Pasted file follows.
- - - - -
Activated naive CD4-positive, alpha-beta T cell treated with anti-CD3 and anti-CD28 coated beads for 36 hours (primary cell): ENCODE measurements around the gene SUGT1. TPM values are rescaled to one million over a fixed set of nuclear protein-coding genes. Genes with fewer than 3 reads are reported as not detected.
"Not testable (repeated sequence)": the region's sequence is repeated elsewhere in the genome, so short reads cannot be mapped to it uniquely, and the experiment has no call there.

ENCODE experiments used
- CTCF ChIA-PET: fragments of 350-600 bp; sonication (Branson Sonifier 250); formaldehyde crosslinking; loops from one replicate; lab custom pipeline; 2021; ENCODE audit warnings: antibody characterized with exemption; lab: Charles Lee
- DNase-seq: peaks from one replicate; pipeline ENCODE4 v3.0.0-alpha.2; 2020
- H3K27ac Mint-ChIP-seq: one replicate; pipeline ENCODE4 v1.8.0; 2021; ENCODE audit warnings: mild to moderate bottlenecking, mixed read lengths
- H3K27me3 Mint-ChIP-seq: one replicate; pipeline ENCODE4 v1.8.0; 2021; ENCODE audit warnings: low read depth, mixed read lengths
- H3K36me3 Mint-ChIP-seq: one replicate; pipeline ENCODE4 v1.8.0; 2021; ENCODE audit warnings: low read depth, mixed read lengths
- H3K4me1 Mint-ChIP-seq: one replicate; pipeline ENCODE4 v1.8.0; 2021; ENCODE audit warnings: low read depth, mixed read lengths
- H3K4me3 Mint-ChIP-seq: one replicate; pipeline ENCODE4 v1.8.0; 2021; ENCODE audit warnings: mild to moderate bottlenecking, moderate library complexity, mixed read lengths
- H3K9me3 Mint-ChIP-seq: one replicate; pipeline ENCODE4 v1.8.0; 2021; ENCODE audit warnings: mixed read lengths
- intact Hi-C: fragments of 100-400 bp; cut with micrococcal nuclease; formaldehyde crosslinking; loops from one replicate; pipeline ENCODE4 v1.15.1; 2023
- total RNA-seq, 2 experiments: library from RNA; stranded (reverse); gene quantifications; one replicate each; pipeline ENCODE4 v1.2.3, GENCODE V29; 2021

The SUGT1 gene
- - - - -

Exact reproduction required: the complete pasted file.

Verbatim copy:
Activated naive CD4-positive, alpha-beta T cell treated with anti-CD3 and anti-CD28 coated beads for 36 hours (primary cell): ENCODE measurements around the gene SUGT1. TPM values are rescaled to one million over a fixed set of nuclear protein-coding genes. Genes with fewer than 3 reads are reported as not detected.
"Not testable (repeated sequence)": the region's sequence is repeated elsewhere in the genome, so short reads cannot be mapped to it uniquely, and the experiment has no call there.

ENCODE experiments used
- CTCF ChIA-PET: fragments of 350-600 bp; sonication (Branson Sonifier 250); formaldehyde crosslinking; loops from one replicate; lab custom pipeline; 2021; ENCODE audit warnings: antibody characterized with exemption; lab: Charles Lee
- DNase-seq: peaks from one replicate; pipeline ENCODE4 v3.0.0-alpha.2; 2020
- H3K27ac Mint-ChIP-seq: one replicate; pipeline ENCODE4 v1.8.0; 2021; ENCODE audit warnings: mild to moderate bottlenecking, mixed read lengths
- H3K27me3 Mint-ChIP-seq: one replicate; pipeline ENCODE4 v1.8.0; 2021; ENCODE audit warnings: low read depth, mixed read lengths
- H3K36me3 Mint-ChIP-seq: one replicate; pipeline ENCODE4 v1.8.0; 2021; ENCODE audit warnings: low read depth, mixed read lengths
- H3K4me1 Mint-ChIP-seq: one replicate; pipeline ENCODE4 v1.8.0; 2021; ENCODE audit warnings: low read depth, mixed read lengths
- H3K4me3 Mint-ChIP-seq: one replicate; pipeline ENCODE4 v1.8.0; 2021; ENCODE audit warnings: mild to moderate bottlenecking, moderate library complexity, mixed read lengths
- H3K9me3 Mint-ChIP-seq: one replicate; pipeline ENCODE4 v1.8.0; 2021; ENCODE audit warnings: mixed read lengths
- intact Hi-C: fragments of 100-400 bp; cut with micrococcal nuclease; formaldehyde crosslinking; loops from one replicate; pipeline ENCODE4 v1.15.1; 2023
- total RNA-seq, 2 experiments: library from RNA; stranded (reverse); gene quantifications; one replicate each; pipeline ENCODE4 v1.2.3, GENCODE V29; 2021

The SUGT1 gene